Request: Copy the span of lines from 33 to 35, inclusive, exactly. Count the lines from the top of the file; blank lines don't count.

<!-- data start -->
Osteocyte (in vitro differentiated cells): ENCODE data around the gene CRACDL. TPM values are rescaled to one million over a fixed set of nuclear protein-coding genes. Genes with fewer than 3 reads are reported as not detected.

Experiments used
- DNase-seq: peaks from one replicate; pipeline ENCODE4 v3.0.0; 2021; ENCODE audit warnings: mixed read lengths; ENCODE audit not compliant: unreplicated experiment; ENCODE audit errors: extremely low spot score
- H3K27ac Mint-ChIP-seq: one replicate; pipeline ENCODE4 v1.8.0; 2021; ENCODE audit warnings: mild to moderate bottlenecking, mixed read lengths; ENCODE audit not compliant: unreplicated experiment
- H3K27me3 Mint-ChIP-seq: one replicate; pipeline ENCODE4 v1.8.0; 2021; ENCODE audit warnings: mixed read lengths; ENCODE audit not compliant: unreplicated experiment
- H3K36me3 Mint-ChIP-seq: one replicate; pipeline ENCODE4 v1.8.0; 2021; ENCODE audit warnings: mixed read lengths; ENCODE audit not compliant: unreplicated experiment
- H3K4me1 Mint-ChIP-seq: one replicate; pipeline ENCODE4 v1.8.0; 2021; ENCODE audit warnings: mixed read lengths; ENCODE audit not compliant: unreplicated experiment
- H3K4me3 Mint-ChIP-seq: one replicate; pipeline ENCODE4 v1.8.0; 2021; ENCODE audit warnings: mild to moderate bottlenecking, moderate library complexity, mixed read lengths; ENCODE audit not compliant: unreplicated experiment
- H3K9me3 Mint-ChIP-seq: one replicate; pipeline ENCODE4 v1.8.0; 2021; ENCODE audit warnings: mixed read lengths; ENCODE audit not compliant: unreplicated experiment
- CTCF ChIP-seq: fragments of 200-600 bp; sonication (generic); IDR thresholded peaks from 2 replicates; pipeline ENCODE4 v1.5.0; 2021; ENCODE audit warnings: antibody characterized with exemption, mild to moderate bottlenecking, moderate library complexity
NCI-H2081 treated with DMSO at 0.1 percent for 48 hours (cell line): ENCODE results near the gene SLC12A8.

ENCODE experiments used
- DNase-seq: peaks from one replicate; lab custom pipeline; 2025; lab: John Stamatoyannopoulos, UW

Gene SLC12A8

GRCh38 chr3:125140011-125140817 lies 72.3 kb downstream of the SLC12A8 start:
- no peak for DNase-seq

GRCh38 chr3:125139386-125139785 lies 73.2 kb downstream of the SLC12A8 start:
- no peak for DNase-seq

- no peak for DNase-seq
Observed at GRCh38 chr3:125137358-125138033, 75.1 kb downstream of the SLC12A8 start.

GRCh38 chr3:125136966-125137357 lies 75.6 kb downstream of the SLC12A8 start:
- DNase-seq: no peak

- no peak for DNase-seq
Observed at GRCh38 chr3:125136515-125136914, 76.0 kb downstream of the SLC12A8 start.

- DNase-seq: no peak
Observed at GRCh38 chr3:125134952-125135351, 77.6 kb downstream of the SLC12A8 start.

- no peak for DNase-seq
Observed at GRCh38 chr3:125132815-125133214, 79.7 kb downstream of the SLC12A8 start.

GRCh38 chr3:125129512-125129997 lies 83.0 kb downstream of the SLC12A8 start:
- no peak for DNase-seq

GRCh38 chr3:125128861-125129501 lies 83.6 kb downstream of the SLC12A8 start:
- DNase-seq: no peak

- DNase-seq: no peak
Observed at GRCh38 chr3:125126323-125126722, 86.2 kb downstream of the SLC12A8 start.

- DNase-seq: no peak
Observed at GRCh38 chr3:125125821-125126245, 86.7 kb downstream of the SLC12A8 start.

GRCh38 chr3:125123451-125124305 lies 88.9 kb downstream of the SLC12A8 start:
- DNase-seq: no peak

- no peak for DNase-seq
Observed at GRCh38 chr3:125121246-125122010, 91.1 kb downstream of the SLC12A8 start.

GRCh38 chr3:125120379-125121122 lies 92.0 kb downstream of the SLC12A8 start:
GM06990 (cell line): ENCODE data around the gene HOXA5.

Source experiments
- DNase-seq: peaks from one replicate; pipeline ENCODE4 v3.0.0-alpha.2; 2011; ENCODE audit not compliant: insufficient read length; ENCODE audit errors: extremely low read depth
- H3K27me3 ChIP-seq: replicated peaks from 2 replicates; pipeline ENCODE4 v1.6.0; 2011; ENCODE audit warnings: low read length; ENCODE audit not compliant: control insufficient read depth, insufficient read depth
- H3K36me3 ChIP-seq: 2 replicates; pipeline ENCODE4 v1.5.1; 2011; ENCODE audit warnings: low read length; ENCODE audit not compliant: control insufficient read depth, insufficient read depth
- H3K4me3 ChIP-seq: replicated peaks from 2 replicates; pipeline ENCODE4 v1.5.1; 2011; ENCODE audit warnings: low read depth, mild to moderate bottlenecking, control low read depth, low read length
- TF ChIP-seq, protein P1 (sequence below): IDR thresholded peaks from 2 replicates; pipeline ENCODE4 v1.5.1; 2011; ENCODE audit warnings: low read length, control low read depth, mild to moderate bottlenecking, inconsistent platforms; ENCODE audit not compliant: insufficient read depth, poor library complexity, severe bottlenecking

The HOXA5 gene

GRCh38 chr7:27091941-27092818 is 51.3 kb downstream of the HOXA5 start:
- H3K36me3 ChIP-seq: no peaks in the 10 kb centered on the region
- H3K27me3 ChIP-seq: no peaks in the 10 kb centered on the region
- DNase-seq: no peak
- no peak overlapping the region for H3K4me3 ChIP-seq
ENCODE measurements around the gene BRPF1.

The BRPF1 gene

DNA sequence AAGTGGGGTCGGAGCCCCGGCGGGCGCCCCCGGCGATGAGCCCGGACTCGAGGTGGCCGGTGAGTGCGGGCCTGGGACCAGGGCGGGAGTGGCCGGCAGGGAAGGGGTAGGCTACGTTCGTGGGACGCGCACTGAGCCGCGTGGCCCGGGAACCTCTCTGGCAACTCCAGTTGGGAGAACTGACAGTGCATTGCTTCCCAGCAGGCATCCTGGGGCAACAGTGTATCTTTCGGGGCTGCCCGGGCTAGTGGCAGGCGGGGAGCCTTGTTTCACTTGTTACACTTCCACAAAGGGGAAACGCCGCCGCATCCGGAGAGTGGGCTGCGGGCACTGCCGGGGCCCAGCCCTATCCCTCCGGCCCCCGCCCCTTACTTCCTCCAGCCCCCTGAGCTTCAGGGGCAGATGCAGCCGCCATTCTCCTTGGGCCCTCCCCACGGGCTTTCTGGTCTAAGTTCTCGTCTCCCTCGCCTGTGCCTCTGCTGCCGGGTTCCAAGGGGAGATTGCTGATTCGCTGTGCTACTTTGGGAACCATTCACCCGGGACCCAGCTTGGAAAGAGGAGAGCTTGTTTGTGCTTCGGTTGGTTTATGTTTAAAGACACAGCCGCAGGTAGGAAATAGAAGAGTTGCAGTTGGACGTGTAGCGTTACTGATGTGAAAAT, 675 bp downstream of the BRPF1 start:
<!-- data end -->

- DNase-seq: no peak
Observed at GRCh38 chr3:125126323-125126722, 86.2 kb downstream of the SLC12A8 start.

- DNase-seq: no peak